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Former ‘Apprentice’ Producer: Trump Said ‘Despicable’ Racist Comments About Blacks, Jews On Tape

NEWS

Former ‘Apprentice’ Producer: Trump Said ‘Despicable’ Racist Comments About Blacks, Jews On Tape




Former Apprentice producer Bill Pruitt claims that President Donald Trump made “unfathomably despicable” racist comments while on the set of the reality show.

Speculation about the existence of offensive Trump outtakes from the Apprentice, which Trump hosted for 14 seasons, first emerged late last year following the leaked Access Hollywood tapes in which Trump brags to host Billy Bush about sexually assaulting women. At the time, Pruitt tweeted that when it came to Trump tapes, “there are far worse” and that it was “just the beginning.”

Pruitt shed some more light on Trump’s time on the show while speaking to NPR’s Embedded podcast this week.

“We recorded constantly, we went into the boardroom to set up discussions about how and who should get fired [on the show] without talking and saying directly who got fired, so there was a big, long exchange, all of which was recorded,” Pruitt explained to NPR.




“Out of those exchanges came some really unfathomably despicable words said by this guy who is a TV star. I heard it, I watched it and those things are somewhere in some warehouse.”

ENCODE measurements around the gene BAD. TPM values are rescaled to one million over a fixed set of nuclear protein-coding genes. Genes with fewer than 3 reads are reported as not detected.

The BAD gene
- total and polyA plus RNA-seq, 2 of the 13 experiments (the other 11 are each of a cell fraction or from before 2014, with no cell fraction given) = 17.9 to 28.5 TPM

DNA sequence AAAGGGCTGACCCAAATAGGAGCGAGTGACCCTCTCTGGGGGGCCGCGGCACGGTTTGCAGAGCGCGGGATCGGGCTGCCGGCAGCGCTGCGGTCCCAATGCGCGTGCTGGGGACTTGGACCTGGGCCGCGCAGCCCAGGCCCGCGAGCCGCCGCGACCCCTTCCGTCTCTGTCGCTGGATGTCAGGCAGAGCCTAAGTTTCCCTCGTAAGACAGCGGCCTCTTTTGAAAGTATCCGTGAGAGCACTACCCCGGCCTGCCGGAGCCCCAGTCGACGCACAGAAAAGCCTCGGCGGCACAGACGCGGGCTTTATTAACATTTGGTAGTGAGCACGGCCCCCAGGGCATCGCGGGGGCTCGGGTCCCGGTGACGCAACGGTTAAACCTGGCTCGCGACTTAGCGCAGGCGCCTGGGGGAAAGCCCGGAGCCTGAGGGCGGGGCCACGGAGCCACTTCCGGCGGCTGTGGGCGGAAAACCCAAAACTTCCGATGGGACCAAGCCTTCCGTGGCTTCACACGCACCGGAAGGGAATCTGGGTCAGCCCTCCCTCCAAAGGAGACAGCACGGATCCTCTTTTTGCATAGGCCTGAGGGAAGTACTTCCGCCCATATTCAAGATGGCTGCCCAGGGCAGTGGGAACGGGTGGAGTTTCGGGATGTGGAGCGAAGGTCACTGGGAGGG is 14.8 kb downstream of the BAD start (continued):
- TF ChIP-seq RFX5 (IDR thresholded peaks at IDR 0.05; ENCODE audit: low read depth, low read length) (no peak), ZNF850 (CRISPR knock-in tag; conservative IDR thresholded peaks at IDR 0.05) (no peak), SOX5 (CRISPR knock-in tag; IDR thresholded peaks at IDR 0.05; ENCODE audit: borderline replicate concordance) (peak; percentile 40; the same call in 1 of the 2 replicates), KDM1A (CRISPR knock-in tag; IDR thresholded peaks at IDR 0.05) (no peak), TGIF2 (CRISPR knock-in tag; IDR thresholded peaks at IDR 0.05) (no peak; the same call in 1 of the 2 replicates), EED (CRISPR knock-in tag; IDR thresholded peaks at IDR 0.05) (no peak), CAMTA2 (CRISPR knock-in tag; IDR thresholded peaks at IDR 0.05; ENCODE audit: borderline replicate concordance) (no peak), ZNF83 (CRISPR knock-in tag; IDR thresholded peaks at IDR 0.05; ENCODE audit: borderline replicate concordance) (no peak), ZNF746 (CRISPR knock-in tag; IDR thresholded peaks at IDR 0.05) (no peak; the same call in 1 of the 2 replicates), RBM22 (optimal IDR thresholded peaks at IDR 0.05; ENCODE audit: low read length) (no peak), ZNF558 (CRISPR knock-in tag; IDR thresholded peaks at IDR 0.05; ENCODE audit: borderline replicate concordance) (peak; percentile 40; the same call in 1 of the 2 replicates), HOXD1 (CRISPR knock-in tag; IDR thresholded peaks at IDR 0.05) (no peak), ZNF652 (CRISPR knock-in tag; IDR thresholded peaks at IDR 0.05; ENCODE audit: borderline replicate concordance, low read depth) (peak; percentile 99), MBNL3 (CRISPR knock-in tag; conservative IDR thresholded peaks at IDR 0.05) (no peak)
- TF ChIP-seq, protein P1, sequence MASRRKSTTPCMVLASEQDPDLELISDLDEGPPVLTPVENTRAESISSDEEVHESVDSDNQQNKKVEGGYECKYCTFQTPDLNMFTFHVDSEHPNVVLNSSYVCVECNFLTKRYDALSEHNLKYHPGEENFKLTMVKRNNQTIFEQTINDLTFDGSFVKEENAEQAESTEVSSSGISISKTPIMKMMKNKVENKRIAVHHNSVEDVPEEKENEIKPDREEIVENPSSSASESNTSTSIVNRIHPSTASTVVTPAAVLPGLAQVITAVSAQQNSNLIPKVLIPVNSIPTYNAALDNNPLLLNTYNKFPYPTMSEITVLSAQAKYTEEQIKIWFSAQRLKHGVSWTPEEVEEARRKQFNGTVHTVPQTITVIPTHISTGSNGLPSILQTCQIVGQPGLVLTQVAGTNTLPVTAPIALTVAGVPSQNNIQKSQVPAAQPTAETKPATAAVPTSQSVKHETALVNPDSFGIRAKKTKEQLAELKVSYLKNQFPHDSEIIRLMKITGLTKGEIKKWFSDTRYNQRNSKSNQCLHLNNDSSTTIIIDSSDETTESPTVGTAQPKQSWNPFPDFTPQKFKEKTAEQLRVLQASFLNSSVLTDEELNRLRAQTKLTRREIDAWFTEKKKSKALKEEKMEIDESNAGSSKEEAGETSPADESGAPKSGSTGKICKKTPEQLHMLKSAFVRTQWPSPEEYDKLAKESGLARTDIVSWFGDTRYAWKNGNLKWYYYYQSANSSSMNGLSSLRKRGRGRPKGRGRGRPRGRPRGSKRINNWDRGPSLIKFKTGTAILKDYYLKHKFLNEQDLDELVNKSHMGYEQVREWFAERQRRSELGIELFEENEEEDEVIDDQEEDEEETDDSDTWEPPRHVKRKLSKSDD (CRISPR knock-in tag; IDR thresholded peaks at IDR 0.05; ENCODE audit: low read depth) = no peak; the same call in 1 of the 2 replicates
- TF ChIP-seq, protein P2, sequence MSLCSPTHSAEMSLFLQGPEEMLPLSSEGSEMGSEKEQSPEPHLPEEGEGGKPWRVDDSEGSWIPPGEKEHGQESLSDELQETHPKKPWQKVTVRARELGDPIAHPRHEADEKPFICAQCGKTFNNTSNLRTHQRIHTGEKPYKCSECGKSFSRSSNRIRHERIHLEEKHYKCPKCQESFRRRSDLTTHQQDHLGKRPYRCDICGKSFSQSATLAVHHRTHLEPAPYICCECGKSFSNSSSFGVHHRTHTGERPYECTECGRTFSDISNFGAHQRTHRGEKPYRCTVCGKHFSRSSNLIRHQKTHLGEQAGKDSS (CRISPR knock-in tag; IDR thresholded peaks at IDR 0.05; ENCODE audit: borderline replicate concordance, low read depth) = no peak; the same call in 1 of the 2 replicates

Pruitt tells NPR that Trump also made remarks that were ”very much a racist issue” directed at African-Americans, Jewish groups and other minorities.

“When you heard these things there’s the audible gasp that is quickly followed by a cough and then you just sort of carry on,” he recalled.

Pruitt says that Trump was never confronted by producers about his offensive remarks.

“To be, ‘Hey, TV star, shut your goddam mouth and don’t ever, ever repeat what you just said to anyone ever,’” he said. “Of course you think that, you go back to your hotel room or your apartment and you do some soul-searching.”

Pruitt, who left The Apprentice after the second season and now works on documentaries, lamented that what he says on the show was a false image of Trump that was created for the show later helped him become president.

“We told a story,” he said. “Now all of a sudden we’re here, a cultural icon emerged because we weren’t necessarily truthful about our portrayal.”

Listen to the NPR interview, below.

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